Friday, June 2, 2017

Discussions Only We Know: Diversity

Discussions Only We Know


The most backlash I've ever gotten from a blog post was when I did a Top Ten Tuesday post which I titled Top Ten Books That Don't Celebrate Diversity. In truth that's not an accurate title for the post, and as my angry commenter pointed out, I probably should have titled the post differently. Yet I stand by the contents of the post itself. The gist of which is that I read a diverse range of characters and genres based on my own personal tastes. I don't read books for the sake of diversity. I read what I want to read when I want to read it. And that's without knowledge of an author's or character's race or culture. It isn't that I'm anti-diversity. Diversity (in race, religion, culture/nationalities) is just not one of the things I consider or seek out when choosing which books to read.

The only other time I've written about diversity here on the blog was when Armchair BEA made it the agenda for the year 2015. In my Introductions post for that year I answered the question "what does diversity mean to me." That post is not unlike the Top Ten Tuesday post where I discuss that I don't choose the books that I read based off the author's gender, age, race, or other cultural background. I often don't even know the nationalities or races of the authors of the books that I read. I read for topics that I enjoy. Simple as that.

See in some ways I can intellectually understand what minorities may be feeling when they never see their race or cultural background discussed in the books that they enjoy reading. In truth, without reading the Christian genre itself I find the Christian characters displayed in the books that I enjoy reading as either flat or stereotypical. In my experience, these characters are usually downright crazy, hypocritical, extremists, or non-existent. This is in total opposition to the majority of Christians that I know personally. Do the extremists, hypocritical, and crazy Christians exists...well of course, but that's not the majority of people that I know. So in some ways, I can see how it could be disheartening to read book after book and yet never see a reflection of your culture or race or whatever it might be that you're looking for.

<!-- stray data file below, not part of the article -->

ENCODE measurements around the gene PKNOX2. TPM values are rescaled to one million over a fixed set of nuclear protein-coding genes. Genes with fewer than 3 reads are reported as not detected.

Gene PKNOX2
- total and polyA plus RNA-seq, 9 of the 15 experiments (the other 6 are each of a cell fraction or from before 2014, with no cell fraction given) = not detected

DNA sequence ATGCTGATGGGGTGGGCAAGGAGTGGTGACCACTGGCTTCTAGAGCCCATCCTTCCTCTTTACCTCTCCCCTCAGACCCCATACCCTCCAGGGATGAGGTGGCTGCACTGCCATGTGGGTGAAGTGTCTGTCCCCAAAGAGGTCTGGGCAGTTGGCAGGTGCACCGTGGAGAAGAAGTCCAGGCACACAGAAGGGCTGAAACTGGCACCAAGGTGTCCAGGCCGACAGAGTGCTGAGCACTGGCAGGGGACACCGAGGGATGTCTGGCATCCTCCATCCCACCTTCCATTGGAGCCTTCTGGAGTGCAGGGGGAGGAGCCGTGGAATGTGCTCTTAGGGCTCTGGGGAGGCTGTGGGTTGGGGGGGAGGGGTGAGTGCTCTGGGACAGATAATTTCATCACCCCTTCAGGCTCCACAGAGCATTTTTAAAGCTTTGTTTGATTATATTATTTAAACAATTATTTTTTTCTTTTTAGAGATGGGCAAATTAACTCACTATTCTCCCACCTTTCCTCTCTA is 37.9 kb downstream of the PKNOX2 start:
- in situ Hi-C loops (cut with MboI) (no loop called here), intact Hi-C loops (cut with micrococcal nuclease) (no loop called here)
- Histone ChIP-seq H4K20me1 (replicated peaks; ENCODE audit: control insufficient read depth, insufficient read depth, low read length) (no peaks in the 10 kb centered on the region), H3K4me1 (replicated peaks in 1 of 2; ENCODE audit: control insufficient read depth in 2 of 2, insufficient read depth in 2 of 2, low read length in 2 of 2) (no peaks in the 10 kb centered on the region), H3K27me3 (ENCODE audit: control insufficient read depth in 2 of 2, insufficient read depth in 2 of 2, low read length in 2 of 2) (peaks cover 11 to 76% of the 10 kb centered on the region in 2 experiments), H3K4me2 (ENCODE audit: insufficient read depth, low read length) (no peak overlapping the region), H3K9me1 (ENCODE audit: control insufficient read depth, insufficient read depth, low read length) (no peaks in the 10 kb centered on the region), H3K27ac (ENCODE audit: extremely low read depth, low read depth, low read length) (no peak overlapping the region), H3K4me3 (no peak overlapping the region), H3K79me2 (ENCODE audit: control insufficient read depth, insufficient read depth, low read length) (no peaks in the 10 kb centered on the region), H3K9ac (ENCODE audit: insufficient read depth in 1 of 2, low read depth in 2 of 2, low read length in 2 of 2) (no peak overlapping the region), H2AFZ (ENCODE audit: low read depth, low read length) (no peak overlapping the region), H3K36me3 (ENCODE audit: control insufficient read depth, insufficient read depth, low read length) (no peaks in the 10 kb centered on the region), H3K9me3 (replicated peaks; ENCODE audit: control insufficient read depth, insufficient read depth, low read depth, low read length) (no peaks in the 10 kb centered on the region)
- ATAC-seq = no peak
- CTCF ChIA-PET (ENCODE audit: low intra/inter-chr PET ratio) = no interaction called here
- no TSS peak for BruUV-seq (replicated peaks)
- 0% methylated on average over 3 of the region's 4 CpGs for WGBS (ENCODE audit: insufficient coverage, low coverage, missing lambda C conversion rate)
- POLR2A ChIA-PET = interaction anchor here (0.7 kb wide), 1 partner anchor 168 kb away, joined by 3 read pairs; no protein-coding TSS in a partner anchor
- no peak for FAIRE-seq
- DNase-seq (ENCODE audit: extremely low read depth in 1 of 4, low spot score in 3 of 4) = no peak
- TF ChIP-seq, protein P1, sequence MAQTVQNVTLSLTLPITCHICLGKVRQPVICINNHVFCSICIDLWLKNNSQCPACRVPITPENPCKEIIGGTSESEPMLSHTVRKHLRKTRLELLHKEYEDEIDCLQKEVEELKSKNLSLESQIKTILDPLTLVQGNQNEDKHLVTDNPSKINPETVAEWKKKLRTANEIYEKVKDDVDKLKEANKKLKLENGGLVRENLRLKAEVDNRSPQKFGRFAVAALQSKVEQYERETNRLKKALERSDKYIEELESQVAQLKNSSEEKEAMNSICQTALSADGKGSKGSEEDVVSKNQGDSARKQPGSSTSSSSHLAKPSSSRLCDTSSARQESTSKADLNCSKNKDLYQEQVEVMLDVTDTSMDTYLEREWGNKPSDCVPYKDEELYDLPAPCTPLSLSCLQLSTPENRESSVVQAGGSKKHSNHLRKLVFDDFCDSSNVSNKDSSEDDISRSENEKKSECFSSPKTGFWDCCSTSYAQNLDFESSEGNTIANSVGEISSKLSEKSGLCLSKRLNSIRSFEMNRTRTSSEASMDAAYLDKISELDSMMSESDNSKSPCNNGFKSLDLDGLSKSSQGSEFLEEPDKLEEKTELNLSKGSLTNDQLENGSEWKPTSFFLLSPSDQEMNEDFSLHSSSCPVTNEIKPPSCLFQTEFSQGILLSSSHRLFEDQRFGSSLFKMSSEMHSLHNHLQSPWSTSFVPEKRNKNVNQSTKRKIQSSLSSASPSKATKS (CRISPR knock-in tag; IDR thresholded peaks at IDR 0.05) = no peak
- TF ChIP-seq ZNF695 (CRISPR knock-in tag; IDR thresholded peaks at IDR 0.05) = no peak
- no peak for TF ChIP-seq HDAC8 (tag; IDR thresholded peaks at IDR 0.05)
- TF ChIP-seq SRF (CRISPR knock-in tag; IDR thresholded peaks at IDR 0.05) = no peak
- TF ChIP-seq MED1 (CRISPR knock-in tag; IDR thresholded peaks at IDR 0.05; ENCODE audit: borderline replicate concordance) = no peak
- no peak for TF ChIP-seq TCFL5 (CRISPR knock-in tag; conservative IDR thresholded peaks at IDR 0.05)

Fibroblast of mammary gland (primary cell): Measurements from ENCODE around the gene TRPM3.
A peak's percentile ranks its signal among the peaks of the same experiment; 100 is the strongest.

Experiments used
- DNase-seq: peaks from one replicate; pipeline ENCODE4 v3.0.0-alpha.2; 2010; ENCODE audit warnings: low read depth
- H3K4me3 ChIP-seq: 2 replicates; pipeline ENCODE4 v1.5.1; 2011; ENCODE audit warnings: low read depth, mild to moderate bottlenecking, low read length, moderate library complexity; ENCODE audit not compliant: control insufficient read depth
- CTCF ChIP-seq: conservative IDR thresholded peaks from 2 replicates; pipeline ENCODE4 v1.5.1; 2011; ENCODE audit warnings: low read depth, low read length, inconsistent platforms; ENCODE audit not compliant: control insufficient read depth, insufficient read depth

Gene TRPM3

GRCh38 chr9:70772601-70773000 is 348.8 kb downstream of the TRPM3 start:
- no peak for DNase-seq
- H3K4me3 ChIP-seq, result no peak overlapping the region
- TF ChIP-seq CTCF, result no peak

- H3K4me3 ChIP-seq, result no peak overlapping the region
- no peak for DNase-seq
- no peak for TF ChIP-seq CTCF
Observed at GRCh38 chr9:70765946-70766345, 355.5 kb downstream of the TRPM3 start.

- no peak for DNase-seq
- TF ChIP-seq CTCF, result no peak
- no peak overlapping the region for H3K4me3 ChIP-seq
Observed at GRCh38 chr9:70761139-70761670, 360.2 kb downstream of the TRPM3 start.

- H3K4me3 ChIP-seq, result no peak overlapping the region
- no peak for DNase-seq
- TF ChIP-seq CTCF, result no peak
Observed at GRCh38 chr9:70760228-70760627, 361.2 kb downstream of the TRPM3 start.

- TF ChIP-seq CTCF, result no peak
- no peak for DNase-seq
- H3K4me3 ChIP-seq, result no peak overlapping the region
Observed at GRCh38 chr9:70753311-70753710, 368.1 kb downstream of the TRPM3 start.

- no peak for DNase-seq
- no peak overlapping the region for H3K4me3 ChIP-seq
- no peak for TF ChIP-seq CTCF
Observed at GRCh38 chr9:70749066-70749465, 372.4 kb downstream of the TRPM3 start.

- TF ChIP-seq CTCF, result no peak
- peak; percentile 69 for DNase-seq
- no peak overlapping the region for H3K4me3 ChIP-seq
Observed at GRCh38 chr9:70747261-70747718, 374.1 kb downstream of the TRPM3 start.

However, here's something for you to ponder: Although I've read about characters that I relate to, story plots that have been similar to my own experiences, or characters that remind me of someone I know, I have never and I mean never read a book where the character or the story jumped out at me and I thought "this is me and this is my life." Maybe that happens to some people. But considering the total volume of books that I've read over the course of my life, I'd have to say that this isn't the norm. So if that's what you're looking for when you want to read about "diversity"--if you're looking to read a story that is about you--well then you're probably going to have to be the one to write that book.

And that leads me to my next point. In the day and age we live in where anyone, and I do mean anyone, can self-publish a book, what excuse is there if you don't see any books that reflect you or your culture or nationality or your life experiences? I have said over and over in my real life and even here on the blog that you must be the change you wish to see. If there isn't a book published that reflects you, then you must be the one to write it. If traditional publishing companies aren't looking to publish your book because your story is about a minority or they feel like the story won't have mass appeal because it has no connection to their target market, well then find another means of publishing your book. Don't let the word "no" stop you. No one is saying that this process will be easy. Perhaps you're thinking that you're not a writer, or you don't know how to self-publish a book? Well I'm sure every self-published author thought the same thing when they first started out. My point is, there is no excuse. Be the change. Write the book you want to read. Don't just sit there and complain because the book or character or world you want to read doesn't exist. Create it.

In the meantime, leave me in peace to read what I want instead of trying to make me feel bad because I'm not reading about you.

What do you guys think? Do you read the books you read so that you can claim that your reading life is "diverse?" Or do you just read what subjects appeal to you? Do you read for fun or because someone has pressured you into it? Have you ever read a book that you thought reflected not only you but also your life experiences? Or do you see yourself and your experiences lacking in the genres that you enjoy reading? Have you ever considered writing your story? Let me know!

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